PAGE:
Cathedral Spires

Cathedral Spires

We even stopped for a short hike to Cathedral Spires to get a closer look at the rock formations. On the way home we happened by Sylvan Lake which was “tres” cool.  We will be stopping there to spend more time another day.

Inside Wind Cave

Inside Wind Cave

There are several notable caves nearby. Wind Cave, the fourth longest cave in the world was established as a National Park in 1903, and is known more for its unusual boxwork formations than its length.  Jewel Cave, a National Monument in the same county, is the second longest cave in the world and known for its calcite crystals (jewels).   We took tours of both caves with Jewel Cave being much more interesting but difficult to translate into a good photo.

Devils Tower

Devils Tower

As we were so close to Devils Tower (relatively), we had to see it up close.  Most of us old people will remember it as the “mashed potato” mountain from Close Encounters of the Third Kind with Richard Dryfuss from 1977 (wasn’t that yesterday?). We decided to take a long motorcycle loop incorporating a trip to Deadwood and Lead, both historic gambling and mining towns.  We also passed through Spearfish.  Although the ride was long (over 270 miles roundtrip), and our butts were quite sore upon our return, it was worth it.  Devils Tower was an impressive example of geologic architecture (Kim is proud of coining that term).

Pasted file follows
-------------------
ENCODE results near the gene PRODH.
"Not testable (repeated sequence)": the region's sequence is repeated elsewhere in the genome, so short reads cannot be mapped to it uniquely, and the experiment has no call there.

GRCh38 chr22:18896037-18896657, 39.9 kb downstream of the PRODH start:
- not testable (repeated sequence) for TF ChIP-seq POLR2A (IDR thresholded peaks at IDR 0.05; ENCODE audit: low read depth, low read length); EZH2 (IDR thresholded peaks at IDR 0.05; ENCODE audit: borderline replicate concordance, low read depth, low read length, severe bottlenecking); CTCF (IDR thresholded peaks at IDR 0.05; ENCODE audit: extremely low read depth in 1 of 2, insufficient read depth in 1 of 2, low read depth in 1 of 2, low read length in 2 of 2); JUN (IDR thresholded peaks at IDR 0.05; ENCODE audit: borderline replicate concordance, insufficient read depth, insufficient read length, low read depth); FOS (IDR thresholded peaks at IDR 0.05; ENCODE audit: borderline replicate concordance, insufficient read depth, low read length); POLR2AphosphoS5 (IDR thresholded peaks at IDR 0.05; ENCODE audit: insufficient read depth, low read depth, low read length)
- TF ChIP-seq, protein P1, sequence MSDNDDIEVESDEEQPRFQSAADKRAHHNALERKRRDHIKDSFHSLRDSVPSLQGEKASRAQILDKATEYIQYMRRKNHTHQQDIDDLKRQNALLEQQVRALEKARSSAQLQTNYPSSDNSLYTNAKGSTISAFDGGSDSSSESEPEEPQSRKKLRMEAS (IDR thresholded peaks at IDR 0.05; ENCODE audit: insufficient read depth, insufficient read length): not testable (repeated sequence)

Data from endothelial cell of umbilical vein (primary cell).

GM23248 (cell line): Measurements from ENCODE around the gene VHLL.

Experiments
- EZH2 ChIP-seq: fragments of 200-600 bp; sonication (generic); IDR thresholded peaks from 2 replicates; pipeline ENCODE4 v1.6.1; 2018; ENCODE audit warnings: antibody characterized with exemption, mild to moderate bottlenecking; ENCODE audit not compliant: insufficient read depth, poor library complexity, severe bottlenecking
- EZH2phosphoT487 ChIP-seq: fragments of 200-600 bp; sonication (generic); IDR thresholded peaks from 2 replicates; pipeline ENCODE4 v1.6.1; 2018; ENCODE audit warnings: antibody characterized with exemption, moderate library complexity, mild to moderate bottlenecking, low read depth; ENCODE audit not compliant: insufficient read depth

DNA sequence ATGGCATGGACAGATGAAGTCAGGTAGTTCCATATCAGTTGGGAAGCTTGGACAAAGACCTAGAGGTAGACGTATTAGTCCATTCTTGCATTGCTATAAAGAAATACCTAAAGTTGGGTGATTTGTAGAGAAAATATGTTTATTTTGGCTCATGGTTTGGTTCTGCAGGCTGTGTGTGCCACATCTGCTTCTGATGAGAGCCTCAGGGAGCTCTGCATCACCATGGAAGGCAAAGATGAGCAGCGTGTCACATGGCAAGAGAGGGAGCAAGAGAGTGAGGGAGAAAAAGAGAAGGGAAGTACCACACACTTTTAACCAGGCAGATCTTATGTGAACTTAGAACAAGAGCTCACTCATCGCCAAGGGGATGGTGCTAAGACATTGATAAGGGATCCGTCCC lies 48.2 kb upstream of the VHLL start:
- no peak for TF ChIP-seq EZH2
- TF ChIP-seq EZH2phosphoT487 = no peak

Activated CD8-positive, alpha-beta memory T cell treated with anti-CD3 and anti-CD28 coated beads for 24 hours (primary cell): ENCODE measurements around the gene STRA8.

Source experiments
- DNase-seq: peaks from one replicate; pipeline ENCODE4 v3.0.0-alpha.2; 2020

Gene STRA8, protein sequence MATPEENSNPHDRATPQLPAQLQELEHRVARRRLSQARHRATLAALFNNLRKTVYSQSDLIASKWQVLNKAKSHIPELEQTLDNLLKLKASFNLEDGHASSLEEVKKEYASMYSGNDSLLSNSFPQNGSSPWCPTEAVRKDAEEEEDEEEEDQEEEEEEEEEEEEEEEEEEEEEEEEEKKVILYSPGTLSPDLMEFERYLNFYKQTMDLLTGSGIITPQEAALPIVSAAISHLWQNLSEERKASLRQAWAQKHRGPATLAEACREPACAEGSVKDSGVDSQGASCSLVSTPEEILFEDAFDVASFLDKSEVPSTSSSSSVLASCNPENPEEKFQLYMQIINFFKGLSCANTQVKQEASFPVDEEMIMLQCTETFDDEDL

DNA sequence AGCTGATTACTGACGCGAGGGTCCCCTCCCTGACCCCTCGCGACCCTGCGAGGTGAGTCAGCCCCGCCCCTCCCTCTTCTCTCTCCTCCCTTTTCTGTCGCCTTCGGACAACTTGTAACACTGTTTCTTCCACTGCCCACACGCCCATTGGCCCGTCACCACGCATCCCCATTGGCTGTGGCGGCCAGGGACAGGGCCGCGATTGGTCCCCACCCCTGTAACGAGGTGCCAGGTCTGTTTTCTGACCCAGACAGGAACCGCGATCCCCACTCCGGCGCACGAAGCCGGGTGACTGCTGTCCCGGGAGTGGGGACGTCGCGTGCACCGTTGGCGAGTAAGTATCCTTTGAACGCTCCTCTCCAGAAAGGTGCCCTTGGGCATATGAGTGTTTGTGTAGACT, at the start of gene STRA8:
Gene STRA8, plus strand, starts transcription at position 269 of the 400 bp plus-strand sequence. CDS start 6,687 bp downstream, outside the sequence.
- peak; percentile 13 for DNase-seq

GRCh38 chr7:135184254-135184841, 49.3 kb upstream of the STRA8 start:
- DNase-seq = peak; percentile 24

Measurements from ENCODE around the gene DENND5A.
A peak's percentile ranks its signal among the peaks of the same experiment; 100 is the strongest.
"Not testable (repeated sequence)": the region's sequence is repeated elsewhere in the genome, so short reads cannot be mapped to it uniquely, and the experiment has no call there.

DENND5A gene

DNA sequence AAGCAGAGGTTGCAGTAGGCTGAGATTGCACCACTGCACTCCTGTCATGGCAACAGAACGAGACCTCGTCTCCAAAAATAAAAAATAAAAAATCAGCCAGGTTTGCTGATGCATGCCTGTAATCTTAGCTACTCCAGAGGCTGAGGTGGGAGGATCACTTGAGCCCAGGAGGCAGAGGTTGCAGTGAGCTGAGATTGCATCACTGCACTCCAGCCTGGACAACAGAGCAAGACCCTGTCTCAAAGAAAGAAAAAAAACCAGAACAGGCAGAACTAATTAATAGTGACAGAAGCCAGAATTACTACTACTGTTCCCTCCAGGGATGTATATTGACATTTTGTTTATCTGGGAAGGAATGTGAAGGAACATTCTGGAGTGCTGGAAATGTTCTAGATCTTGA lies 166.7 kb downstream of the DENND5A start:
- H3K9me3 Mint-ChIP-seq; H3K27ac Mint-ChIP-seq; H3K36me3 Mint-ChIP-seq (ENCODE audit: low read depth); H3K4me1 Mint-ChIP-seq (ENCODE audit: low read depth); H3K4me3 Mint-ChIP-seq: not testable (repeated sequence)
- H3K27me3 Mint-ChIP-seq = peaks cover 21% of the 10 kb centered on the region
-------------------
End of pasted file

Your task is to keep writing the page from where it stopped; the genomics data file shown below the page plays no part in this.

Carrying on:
Sylvan Lake

Sylvan Lake

After spending one morning touring Jewel Cave, we made it back to Sylvan Lake for an afternoon walk.  The rocks, sky and water made for an enjoyable lakeside saunter.

Mt. Rushmore

Mt. Rushmore

Of course we had to bite the bullet and pay the $10 to park and see Mt. Rushmore up close.  The visitor center has a lot of interesting information and history.  We got lucky for a brief moment when the clouds parted and the blue skies lit up the mountain. 

View from Harney Peak Fire Tower

View from Harney Peak Fire Tower

All week long we were looking forward to hiking to Harney Peak, the tallest point east of the Rockies and west of the Pyrenees mountain chain in Europe.  The 7 mile roundtrip was well worth it.  We were pleasantly surprised by the really cool stone firetower at the top. This was a great way to end our stay in the Black Hills area.

Another interesting tourist attraction we managed to hit twice, was the Alpine Inn.  This restaurant and Inn has been in business, on and off, since the late 1800’s when tin, mining, and milling were the popular activities in the area.  The existing restaurant is known for their great desserts and unique dinner menu.  The only thing you can order for dinner is a filet mignon, either 6 oz or 9 oz. Good thing we are not vegetarians, yum! 

This area had so much to offer and we look forward to stopping back in the future.

Rocky Mountain NP, Part II

Tuesday, September 15th, 2009